Although Kant's doctrine may have differed from Hegel's in many fundamental ways, his emphasis on the universality of reason and moral autonomy prepared the way for Hegel's rational spirit. Locke, who most probably would have rejected much of what Hegel would later write, also prepared the way for Hegel with his emphasis on individual freedom. All three of these thinkers broke with the older tradition of ontological morality, that by Hegel's day had few intellectual defenders. Indeed, not since the time of the great Aristotelians of the seventeenth century had the old system found a strong enough advocate to defend it against the philosophical voices that now dominated European intellectual life.
Enter Stage Right: Count Vincenzo Gioacchino Raffaele Luigi Pecci, more commonly known as Pope Leo XIII.
*This is probably a neologism, at least in matters of morality. The word "rheos" comes from the statement attributed to Heraclitus, though not found in his extant writings, which encapsulates that reality is not being, but is becoming: Τα Πάντα ῥεῖ (ta panta rhei), meaning "everything flows."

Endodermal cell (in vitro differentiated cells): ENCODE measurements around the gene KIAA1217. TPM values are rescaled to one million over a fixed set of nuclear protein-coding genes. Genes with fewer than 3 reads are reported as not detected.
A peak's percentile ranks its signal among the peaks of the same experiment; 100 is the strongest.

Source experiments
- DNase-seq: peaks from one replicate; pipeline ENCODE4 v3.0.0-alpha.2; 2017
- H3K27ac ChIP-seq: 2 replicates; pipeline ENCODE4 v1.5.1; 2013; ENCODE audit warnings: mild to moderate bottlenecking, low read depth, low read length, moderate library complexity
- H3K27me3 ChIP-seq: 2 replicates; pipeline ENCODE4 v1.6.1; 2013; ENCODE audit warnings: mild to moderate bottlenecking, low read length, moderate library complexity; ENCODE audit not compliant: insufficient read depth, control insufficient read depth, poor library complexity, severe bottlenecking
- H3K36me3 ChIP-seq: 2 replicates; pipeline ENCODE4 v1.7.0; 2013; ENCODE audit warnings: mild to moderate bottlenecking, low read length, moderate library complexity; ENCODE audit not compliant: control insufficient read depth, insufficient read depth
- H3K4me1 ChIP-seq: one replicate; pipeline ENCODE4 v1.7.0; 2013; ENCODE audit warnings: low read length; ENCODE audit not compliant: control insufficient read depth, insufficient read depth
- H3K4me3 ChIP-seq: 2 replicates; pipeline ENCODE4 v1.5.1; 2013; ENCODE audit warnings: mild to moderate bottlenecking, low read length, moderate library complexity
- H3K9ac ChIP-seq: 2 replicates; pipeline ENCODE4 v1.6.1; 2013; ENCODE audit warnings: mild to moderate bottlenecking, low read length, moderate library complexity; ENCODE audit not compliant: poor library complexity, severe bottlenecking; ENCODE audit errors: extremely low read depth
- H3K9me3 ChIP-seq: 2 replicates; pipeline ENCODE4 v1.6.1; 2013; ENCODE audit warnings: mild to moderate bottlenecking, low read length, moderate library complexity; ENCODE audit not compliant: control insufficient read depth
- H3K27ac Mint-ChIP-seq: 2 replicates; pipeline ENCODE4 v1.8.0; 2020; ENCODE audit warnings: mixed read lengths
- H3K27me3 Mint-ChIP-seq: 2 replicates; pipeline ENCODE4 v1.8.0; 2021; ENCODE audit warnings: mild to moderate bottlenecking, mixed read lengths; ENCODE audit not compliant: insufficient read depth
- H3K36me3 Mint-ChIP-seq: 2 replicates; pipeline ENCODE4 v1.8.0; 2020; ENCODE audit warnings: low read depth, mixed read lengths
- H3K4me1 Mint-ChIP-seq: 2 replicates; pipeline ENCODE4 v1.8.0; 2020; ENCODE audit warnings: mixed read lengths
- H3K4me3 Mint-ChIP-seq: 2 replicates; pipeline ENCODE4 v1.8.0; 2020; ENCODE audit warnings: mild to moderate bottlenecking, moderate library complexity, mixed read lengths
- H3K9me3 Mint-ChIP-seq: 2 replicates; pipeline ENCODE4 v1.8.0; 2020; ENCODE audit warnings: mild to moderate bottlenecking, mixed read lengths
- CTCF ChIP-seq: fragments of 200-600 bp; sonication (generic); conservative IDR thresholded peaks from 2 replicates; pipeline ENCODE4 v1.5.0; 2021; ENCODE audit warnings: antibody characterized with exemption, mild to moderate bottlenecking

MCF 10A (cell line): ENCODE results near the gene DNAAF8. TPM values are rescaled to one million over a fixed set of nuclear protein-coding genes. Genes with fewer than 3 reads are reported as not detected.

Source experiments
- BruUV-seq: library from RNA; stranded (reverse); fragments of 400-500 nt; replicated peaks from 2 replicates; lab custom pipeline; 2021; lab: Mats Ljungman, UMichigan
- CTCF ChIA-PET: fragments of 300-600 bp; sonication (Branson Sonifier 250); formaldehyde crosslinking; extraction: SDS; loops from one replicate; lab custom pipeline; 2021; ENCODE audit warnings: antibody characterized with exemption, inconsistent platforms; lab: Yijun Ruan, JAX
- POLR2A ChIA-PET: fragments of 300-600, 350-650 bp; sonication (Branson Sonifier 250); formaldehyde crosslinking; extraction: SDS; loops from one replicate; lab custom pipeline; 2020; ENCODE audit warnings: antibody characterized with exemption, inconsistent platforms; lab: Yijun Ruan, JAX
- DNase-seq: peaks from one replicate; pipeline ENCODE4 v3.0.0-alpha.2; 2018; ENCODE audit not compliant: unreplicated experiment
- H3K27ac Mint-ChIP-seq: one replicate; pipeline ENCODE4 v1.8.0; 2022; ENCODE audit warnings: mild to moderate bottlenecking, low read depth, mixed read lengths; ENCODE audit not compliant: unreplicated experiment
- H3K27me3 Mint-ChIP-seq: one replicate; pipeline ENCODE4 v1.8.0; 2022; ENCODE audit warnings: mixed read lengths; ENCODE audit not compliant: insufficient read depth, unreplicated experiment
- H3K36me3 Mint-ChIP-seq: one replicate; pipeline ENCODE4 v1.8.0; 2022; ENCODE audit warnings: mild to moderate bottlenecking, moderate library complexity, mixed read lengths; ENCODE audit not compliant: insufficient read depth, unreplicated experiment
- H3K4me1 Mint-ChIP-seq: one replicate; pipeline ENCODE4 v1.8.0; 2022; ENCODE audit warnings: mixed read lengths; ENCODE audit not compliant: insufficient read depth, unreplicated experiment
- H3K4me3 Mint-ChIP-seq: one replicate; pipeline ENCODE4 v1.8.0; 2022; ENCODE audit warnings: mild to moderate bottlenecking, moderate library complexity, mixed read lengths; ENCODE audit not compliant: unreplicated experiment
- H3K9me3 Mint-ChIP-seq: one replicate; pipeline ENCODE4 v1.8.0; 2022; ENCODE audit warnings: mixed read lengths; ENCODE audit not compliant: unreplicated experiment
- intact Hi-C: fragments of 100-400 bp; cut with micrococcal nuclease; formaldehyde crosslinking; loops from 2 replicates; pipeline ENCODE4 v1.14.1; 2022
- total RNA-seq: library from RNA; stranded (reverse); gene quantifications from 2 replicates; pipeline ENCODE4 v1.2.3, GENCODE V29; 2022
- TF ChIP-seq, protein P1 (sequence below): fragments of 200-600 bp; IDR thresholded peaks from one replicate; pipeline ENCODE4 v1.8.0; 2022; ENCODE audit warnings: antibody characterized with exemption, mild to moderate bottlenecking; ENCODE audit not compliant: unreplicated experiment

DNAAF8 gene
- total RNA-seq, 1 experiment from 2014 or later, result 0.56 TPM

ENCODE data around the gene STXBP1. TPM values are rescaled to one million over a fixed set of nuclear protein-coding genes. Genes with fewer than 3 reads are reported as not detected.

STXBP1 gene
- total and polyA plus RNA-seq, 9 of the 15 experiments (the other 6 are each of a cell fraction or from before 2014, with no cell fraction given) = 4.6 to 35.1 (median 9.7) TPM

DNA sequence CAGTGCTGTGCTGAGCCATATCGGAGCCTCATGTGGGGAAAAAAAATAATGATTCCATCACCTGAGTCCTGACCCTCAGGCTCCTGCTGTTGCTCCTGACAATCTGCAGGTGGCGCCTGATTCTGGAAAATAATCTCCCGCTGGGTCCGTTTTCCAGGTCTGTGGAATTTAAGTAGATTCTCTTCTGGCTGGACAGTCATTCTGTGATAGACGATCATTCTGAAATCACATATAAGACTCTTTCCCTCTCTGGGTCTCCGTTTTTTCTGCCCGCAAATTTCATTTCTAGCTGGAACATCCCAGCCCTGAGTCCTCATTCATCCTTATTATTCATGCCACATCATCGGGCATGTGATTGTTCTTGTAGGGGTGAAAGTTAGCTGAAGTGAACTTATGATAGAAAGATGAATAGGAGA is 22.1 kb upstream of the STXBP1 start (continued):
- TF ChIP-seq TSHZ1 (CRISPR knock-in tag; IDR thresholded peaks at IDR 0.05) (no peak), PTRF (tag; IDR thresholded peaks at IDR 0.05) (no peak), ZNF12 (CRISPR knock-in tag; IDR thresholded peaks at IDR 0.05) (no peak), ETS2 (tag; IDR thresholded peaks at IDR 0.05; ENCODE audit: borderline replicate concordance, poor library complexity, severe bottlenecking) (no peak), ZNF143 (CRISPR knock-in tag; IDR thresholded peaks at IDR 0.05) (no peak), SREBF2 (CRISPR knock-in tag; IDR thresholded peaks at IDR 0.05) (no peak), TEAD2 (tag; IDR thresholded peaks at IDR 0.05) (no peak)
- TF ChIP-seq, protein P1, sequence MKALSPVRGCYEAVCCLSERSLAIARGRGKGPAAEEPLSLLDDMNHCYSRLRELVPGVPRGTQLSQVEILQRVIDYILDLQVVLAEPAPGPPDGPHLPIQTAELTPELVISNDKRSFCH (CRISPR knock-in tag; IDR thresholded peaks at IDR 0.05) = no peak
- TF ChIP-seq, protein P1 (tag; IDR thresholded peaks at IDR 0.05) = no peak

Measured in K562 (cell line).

The actual words attributed to Heraclitus are found in his cryptic utterances:
ποταμοῖσι τοῖσιν αὐτοῖσιν ἐμϐαίνουσιν, ἕτερα καὶ ἕτερα ὕδατα ἐπιρρεῖ.
Ever-newer waters flow on those who step into the same rivers.
Ποταμοῖς τοῖς αὐτοῖς ἐμβαίνομέν τε καὶ οὐκ ἐμβαίνομεν, εἶμέν τε καὶ οὐκ εἶμεν.
We both step and do not step in the same rivers. We are and are not.
Plato in his dialogue Cratylus [402a] gave his interpretation of the Heraclitean notion of the ever-flowingness, ever-changingness of life, the never-staying-the-sameness of life:
πάντα χωρεῖ καὶ οὐδὲν μένει.Instead of "to flow," rheos, Plato uses chōrei, from the word, χωρέω (chōreō), change, give way, or withdraw.
Everything changes and nothing remains still.
Though as far as I know the words rheology or rheological are not used in moral philosophy, the word rheology is used in physics to describe the study of the flow of matter.